8 Amazing Works of Art You Need a Microscope to Appreciate

For as long as there have been people making art, there have been people who are really good at it. People like Thomas Kinkade and the painter of Space Jesus, just to name two. But it's one thing to paint the weeping, planet-sized face of Jesus Christ hovering in space; it's another to intentionally make the job more difficult on yourself by picking the hardest possible medium to create your work. Like, for instance, if the thing you were sculpting or drawing on was microscopic.

At that point, you're really just showing off. At the risk of rewarding that kind of showboating, here is ...

#8. Pencil Tip Art, by Dalton Ghetti

Dalton M. Ghetti
Does this count as a No. 2?

That's not a huge novelty pencil tip right there. That's a tiny little saw carved into the end of a regular ol' pencil (in this case, a flat carpenter-style pencil) with microscopic precision.

The same pencils we throw away when they're too stubby, Dalton M. Ghetti makes into art. Intricate art. And that's not the work of a laser and a computer -- this was done with his own two hands, using a razor blade, sewing needle and magnifying glass to carve his intricate sculptures out of graphite and pencil wood.

Are you noticing how he planned it so that the handle of the saw would be wood, but the blade would be graphite? Are you letting that sink in? Now notice the four little screws or rivets on the handle at the base of the blade. Yeah, this man is insane.

Dalton M. Ghetti
We bet he carved tiny postcards inside there.

Are you imagining how easy it would be to snap that right off if your hand slipped or, heck, if you just touched it the wrong way? Or how many hours of work you would lose every time somebody accidentally grabbed one of the pencils and started making a grocery list with it?

Dalton M. Ghetti
Anyone feel like Monopoly?

If the pencils look used, that's because Ghetti purposely uses discarded objects for his medium. So each of his pencils was once somebody's trash. And since his art isn't for sale, the only way you're going to get a Ghetti original is to drop a pencil on the ground and wait in hopes that he picks it up, then break into his studio after he turns it into a beautiful horse head or whatever.

#7. Sculptures in the Eye of a Needle, by Willard Wigan

Joe Biden is trapped inside a nearby thimble.

It's easy to be unimpressed by this Willard Wigan sculpture of the Obama family if you're not grasping the scale. Let's put it this way: That little dark thing protruding into the picture from the bottom? That's an eyelash. And that oval frame where the first family is standing is the eye of a needle.

For perspective, here's a picture of a pair of disembodied hands holding a regular-sized needle:


Yeah. If you've ever attempted sewing, you know how hard it is just to fit a thread through that little hole at the end of the needle -- imagine squeezing a whole tableau in there. Note the details, like the president's tie. And that's just the beginning:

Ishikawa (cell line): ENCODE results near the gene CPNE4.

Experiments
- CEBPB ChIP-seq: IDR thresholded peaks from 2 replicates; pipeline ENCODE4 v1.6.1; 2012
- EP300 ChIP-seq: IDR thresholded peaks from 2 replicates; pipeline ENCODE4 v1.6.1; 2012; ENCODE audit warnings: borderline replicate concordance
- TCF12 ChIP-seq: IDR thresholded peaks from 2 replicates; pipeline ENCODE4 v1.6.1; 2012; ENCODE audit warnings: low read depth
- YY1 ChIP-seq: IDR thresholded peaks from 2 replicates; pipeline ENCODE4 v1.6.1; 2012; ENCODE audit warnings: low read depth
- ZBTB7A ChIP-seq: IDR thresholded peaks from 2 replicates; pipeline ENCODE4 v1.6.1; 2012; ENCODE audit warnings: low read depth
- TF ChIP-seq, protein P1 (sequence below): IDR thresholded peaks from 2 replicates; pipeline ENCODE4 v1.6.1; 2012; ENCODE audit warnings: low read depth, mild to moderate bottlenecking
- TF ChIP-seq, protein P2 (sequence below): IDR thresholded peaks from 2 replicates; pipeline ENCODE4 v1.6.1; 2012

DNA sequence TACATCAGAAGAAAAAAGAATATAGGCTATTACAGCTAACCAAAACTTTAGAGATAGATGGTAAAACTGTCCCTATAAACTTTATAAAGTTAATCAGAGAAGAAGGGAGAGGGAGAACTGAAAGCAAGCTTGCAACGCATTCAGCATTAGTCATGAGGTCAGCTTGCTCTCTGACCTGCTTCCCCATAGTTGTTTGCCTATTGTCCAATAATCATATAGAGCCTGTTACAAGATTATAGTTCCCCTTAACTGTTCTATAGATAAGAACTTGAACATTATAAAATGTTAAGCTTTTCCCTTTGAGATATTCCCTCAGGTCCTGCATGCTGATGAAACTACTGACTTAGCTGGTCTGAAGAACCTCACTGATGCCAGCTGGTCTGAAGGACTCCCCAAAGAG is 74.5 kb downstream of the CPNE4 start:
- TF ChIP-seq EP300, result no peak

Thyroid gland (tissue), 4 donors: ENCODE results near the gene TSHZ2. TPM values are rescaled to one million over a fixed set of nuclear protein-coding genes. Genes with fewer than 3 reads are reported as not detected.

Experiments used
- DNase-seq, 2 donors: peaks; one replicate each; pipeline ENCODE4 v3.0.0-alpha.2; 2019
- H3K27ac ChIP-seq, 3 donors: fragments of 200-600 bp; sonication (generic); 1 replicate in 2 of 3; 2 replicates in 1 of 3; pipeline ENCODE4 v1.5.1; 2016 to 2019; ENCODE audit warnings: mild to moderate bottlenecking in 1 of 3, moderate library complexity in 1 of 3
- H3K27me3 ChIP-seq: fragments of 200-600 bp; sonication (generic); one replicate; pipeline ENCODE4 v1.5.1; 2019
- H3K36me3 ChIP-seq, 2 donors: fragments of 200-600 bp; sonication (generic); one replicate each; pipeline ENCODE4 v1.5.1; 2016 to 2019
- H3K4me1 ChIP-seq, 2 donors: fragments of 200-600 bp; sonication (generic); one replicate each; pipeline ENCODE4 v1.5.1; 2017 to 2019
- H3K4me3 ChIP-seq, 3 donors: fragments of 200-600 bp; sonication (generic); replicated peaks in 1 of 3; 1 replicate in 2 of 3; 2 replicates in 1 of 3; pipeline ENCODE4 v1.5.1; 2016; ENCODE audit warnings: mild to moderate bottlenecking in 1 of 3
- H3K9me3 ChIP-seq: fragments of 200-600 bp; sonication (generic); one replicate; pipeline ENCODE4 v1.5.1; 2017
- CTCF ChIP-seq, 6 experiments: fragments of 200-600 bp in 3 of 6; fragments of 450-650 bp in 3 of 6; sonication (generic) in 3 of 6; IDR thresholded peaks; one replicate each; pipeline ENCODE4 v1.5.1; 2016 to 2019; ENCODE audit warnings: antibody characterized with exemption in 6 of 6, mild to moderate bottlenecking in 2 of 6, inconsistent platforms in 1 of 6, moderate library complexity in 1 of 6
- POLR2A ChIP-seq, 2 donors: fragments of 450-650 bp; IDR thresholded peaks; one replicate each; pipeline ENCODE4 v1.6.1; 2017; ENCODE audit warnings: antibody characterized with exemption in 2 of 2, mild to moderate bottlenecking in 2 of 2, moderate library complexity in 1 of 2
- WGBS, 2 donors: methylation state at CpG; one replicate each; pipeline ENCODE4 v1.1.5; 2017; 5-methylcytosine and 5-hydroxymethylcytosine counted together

Amazing Planet
Above: How Lilliputians immigrate.

To make sculptures so small, Wigan has to use surgical blades. After all, he's working with materials like grains of sand, dust fibers, spider cobwebs and the hair from a dead fly. A half empty dustbin is like his Costco. The process is exhausting:

Because the works are so minute, the sculptor has learned to control his nervous system and breathing to ensure he does not make even the tiniest movement. Wigan, when working, enters a meditative state in which his heartbeat is slowed, allowing him to reduce any hand tremors and work between heartbeats.

You know your work is intense when you have to put yourself into a coma to do it.

Wigan spends a chunk of each workday clinically dead.

#6. Sagaki Keita Draws Classic Masterpieces Composed of Tiny Doodles

Colossal Art & Design

That drawing of the Mona Lisa is good, but not mind-blowing. Like you wouldn't Facebook "Like" it or anything. But take a closer look:

Colossal Art & Design
She must have fallen asleep at a party.

The whole thing is made of tiny little interlocking doodles.

Sagaki Keita recreates classic works of art composed of little goofball characters that any of us could have drawn during seventh grade math. Look carefully and you'll probably find a dong.

Here's another reproduction you might recognize:

Sagaki Keita

Look closer:

Look closer still and you'll find:

CMD+SHIFT Design Blog

Ha ha. Gotcha.

#5. Akinobu's Itty Bitty Models in Itty Bitty Bottles

Free York
The tiny vikings are out raiding a village in a bottle.

If you're anything like us, you have no idea how people get ships into bottles, but you vaguely suspect voodoo, time travel or Criss Angel. If there's a perfectly logical technique to it, we don't want to know, because we thrive on fantasy. Maybe they make the ship first and build the bottle around it?

But Japanese artist Akinobu doesn't just put ships in bottles -- he puts ships in ridiculously tiny little vials smaller than your thumb. And not just ships -- he puts whole landscapes in them, and dinosaur skeletons and mini-universes.

Akinobu Izumi, Etsy
Pssh. Everyone knows little velociraptors are where it's at.

Akinobu Izumi, Etsy
Tiny sea turtles hatched on the beach!

Now, if you look at those bottlets, you'll notice that the openings aren't as proportionately small as the opening of a wine jug or Budweiser bottle or whatever. Yet carving those little worlds, then getting them into anything without crushing their metaphorical guts, is a major triumph in itself.

And unlike most of the works of art on this list, Akinobu's work is available on Etsy. They're the perfect gift for everyone's favorite bottle-themed holiday, Tiny Model in a Bottle Day!

Akinobu Izumi, Etsy
It's a lot of fun until you realize there aren't air holes.

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